The need to enrich the lives of others. We must take care of ourselves, but always find time to brighten and enrich the lives of others. As I write this article, we are mourning the loss of Senator Ted Kennedy, not just here in Massachusetts but nationally and internationally as well. Whatever one’s political beliefs or political party, I think one cannot help but be impressed with the first-hand accounts of Senator Kennedy’s generosity that have emerged since his death. Numerous individuals reported, regardless of their “station” in life, that when they called Senator Kennedy’s office to seek assistance he spoke directly with them. When a teenage girl from Massachusetts, Molly Bish, was abducted, one of the first people to call her parents was Senator Kennedy. He called on the day that her remains were discovered three years after her disappearance and he called the hospital when Molly’s father had a stroke.

Many similar stories of graciousness and thoughtfulness were shared upon his death, too numerous for me to describe in this article. Few of these stories were publicized prior to his passing. I said to Marilyn that although we had lived in Massachusetts for years and knew of Senator Kennedy’s passion for improving the lives of others, I was not aware of the extent to which he was accessible and helpful to all of his constituents. I was very touched by a report indicating that in the aftermath of the horrors of 9/11 he wrote a personal note to the families of each person from Massachusetts who had been killed in the terrorist attacks (almost 200) and year after year he continued to keep in touch with them offering his support. He did so out of the view of the media. Those who are cynical about politicians, as many are in today’s world, might argue that such seeming acts of kindness are rooted in the motive to garner votes. I believe that Senator Kennedy engaged in these actions not to capture votes but because he knew that he was privileged to be in a position to better the lives of others. Given the well-documented tragedies that he suffered in his life, he was well aware of the importance of “being there” for people, reaching out to them especially in their darkest moments.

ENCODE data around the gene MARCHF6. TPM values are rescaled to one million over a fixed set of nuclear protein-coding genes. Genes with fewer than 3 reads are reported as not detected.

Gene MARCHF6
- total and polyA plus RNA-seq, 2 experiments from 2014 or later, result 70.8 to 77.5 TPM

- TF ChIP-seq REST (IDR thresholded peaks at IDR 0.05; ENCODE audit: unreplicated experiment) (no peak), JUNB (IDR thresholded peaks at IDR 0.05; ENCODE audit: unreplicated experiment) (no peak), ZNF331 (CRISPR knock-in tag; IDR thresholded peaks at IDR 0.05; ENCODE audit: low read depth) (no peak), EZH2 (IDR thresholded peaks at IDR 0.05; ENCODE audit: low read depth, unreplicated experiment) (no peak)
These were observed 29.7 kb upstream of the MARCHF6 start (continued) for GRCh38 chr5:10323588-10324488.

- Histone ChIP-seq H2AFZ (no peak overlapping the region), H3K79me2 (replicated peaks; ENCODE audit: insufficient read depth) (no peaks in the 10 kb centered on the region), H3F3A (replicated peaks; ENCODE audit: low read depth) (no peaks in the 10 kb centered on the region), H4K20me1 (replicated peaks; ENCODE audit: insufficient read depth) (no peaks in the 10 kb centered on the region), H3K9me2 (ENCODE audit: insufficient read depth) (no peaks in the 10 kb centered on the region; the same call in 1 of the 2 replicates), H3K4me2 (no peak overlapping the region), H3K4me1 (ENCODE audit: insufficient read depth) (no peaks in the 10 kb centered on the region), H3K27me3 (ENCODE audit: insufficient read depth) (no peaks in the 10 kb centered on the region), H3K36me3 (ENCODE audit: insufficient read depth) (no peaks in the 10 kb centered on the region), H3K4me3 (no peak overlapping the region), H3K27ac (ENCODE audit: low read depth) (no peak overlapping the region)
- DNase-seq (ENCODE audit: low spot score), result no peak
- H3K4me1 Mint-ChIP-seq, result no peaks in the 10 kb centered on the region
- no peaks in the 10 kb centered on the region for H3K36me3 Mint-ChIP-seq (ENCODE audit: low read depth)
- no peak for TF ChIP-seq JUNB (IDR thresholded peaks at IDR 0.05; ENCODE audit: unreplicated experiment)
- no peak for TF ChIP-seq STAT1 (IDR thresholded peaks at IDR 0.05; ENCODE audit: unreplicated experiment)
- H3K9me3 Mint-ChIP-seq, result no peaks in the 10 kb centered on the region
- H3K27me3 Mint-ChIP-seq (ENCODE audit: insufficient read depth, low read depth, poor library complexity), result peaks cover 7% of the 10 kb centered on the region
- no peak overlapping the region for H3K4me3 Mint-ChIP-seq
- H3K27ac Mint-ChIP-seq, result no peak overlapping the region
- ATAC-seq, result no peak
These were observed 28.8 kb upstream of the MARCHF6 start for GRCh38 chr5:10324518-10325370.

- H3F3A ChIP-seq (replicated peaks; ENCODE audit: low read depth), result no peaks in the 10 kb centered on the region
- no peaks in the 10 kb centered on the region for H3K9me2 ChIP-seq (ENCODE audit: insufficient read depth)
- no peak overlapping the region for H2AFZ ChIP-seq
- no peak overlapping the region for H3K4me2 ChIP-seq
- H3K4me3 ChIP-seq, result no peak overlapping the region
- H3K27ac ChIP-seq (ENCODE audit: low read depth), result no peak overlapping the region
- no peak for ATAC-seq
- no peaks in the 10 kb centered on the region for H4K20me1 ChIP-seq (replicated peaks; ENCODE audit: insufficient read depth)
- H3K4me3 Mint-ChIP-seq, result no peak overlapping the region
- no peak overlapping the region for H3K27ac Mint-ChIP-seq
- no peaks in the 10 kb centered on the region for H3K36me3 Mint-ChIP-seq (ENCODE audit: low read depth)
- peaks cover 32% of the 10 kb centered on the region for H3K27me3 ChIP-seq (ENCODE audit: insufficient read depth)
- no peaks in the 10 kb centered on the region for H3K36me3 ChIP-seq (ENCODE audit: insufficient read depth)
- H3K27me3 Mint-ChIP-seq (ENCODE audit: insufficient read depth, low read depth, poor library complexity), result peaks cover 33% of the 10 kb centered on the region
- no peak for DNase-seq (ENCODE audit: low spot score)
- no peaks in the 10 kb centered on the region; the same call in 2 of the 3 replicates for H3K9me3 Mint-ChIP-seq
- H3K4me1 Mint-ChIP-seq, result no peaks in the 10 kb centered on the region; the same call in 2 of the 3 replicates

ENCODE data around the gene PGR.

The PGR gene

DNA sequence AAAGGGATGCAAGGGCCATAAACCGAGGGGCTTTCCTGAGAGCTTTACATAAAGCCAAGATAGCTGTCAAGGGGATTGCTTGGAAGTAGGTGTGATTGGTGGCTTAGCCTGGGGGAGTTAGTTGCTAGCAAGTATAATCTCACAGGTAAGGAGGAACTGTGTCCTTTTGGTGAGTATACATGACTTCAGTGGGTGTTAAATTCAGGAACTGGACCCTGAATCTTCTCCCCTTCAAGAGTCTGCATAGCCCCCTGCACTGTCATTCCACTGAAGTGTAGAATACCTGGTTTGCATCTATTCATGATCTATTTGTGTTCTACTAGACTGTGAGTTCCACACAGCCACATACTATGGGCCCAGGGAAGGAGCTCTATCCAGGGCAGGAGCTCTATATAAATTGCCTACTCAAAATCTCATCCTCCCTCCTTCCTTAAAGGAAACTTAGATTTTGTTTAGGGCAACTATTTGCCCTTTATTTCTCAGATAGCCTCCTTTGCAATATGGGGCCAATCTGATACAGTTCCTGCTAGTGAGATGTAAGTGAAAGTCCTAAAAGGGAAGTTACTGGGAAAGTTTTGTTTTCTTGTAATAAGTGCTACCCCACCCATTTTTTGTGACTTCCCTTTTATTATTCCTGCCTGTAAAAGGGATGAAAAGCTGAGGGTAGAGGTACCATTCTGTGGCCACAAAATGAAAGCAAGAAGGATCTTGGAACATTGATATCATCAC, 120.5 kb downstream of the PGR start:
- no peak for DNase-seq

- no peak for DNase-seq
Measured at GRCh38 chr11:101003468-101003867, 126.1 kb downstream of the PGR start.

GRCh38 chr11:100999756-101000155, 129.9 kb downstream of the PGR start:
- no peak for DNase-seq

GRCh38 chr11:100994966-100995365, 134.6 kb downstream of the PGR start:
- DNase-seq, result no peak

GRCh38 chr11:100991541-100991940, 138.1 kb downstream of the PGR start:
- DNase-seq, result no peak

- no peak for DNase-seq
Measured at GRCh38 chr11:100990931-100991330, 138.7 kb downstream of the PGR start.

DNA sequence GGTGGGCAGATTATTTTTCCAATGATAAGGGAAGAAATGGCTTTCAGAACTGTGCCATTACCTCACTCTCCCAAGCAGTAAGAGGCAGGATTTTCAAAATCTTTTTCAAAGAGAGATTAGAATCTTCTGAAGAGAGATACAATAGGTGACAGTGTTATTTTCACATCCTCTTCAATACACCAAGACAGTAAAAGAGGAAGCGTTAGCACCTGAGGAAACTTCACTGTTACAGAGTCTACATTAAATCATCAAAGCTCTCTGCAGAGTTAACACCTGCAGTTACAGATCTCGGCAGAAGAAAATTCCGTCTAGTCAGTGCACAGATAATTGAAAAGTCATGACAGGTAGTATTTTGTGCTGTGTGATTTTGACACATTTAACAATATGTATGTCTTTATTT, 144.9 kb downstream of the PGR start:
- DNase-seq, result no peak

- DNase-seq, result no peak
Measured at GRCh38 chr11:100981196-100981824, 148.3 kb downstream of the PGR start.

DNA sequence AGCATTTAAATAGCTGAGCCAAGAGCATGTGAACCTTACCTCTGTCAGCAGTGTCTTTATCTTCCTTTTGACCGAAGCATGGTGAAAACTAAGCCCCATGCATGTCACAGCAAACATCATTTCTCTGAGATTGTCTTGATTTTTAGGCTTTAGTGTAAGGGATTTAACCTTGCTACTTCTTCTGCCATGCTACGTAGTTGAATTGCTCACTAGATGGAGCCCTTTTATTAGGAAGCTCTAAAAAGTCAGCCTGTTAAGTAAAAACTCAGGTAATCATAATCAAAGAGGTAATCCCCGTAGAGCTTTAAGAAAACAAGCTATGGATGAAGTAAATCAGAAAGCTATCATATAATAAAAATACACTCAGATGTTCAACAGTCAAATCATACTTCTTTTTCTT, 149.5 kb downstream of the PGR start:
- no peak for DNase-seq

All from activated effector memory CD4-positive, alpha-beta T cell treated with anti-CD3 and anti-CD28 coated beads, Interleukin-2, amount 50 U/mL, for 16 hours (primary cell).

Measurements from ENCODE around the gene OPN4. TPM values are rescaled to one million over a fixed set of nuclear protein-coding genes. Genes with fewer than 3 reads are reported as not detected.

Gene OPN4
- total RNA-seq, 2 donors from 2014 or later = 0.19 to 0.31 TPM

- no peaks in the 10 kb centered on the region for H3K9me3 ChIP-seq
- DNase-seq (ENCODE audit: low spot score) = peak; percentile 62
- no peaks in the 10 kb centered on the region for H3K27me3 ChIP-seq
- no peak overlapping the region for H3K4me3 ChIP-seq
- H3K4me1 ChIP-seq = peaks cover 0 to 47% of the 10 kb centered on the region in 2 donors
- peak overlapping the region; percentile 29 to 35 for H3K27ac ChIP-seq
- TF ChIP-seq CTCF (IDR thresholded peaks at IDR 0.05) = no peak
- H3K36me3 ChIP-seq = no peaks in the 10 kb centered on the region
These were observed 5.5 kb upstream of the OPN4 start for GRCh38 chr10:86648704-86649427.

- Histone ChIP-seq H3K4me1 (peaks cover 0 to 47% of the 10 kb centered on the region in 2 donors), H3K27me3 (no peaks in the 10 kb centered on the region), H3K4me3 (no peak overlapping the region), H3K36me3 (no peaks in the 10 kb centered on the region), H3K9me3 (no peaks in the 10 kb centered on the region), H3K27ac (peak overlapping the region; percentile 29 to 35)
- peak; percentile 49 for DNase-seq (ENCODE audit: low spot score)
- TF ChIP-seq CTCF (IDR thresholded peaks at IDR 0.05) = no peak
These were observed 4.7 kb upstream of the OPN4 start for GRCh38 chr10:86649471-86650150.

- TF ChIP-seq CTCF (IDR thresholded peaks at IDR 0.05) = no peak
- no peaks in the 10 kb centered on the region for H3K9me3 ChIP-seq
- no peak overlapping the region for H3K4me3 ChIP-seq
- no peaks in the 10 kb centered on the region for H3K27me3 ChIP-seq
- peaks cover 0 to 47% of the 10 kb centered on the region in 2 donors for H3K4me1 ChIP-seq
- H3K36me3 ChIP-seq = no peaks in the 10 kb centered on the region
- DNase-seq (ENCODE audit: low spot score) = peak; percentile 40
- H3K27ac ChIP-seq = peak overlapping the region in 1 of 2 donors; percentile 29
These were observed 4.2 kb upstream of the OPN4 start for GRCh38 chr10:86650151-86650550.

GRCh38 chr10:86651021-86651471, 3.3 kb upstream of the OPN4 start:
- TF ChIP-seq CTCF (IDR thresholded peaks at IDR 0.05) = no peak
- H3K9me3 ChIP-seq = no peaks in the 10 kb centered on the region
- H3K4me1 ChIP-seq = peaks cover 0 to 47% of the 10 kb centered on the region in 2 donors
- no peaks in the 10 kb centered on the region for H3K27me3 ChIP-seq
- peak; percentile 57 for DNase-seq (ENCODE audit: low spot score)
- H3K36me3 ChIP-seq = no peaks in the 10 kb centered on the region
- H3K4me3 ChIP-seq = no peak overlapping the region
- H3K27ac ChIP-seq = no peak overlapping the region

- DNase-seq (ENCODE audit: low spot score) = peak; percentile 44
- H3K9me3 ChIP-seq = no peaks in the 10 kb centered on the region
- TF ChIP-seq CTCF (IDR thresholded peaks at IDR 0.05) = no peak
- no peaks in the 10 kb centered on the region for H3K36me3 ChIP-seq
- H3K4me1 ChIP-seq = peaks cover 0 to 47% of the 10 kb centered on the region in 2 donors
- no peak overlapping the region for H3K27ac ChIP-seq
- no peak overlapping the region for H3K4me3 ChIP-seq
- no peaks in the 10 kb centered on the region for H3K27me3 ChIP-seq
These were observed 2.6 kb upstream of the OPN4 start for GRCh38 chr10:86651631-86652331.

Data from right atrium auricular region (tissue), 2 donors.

While most of us do not wield the influence that Ted Kennedy did, we all have the power on a daily basis to say and do small things that will have far-reaching positive consequences. I know from research I conducted about significant memories from one’s childhood that even seemingly small gestures of kindness can have a profound impact on the recipients of that kindness. Performing such gestures also infuses one’s own life with purpose and satisfaction. To my four grandchildren, I hope you all experience such satisfaction.

Follow your passions and interests. I have written about individuals I have seen in my clinical practice whose lives are bereft of joy. Many are involved in work-related activities in which they feel trapped. When I inquire about what they enjoy doing, I have heard a wide spectrum of answers- painting, gardening, carpentry, exercise, playing games with their children. Yet sadly, I learn they spend little time in these activities. I recognize that almost all of us have some responsibilities about which we are not joyous, but if our life is dominated by unrewarding, unfulfilling responsibilities it is not surprising that sadness and emptiness rule, eclipsing feelings of contentment and excitement. The theme of finding time to do what is joyful is closely intertwined with a topic I addressed in my last website article (June, 2009), namely, living life in concert with one’s values. If we subscribe to such values as bettering the lives of others, discovering and following our passions, cultivating relationships, being gracious and forgiving, then our actions should follow from these values. We must constantly reflect upon the values and priorities that guide our behaviors and honestly ask if these behaviors are consonant with the values we espouse. I recall a hospital meeting I attended years ago in which major changes in the ownership and governance of the hospital were being considered, changes that many of us considered would compromise clinical care even while bringing in extra revenue. One of the staff members observed, “You only sell your reputation once. Once it is sold, it is gone.” The same could be said of personal values that are not honored.